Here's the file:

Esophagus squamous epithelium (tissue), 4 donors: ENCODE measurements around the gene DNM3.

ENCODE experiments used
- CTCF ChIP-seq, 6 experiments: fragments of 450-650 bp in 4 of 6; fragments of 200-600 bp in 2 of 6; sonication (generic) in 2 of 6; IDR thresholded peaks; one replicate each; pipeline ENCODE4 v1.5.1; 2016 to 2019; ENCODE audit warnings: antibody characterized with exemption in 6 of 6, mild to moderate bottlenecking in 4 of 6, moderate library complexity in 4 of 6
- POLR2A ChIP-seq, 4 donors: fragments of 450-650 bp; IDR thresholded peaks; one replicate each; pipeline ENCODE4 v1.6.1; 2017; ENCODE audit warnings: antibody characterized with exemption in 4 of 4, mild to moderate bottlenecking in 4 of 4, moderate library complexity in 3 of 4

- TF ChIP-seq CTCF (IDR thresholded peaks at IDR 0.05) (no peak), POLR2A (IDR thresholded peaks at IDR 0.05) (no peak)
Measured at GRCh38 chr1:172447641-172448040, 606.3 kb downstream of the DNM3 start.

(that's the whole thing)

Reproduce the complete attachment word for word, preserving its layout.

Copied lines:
Esophagus squamous epithelium (tissue), 4 donors: ENCODE measurements around the gene DNM3.

ENCODE experiments used
- CTCF ChIP-seq, 6 experiments: fragments of 450-650 bp in 4 of 6; fragments of 200-600 bp in 2 of 6; sonication (generic) in 2 of 6; IDR thresholded peaks; one replicate each; pipeline ENCODE4 v1.5.1; 2016 to 2019; ENCODE audit warnings: antibody characterized with exemption in 6 of 6, mild to moderate bottlenecking in 4 of 6, moderate library complexity in 4 of 6
- POLR2A ChIP-seq, 4 donors: fragments of 450-650 bp; IDR thresholded peaks; one replicate each; pipeline ENCODE4 v1.6.1; 2017; ENCODE audit warnings: antibody characterized with exemption in 4 of 4, mild to moderate bottlenecking in 4 of 4, moderate library complexity in 3 of 4

- TF ChIP-seq CTCF (IDR thresholded peaks at IDR 0.05) (no peak), POLR2A (IDR thresholded peaks at IDR 0.05) (no peak)
Measured at GRCh38 chr1:172447641-172448040, 606.3 kb downstream of the DNM3 start.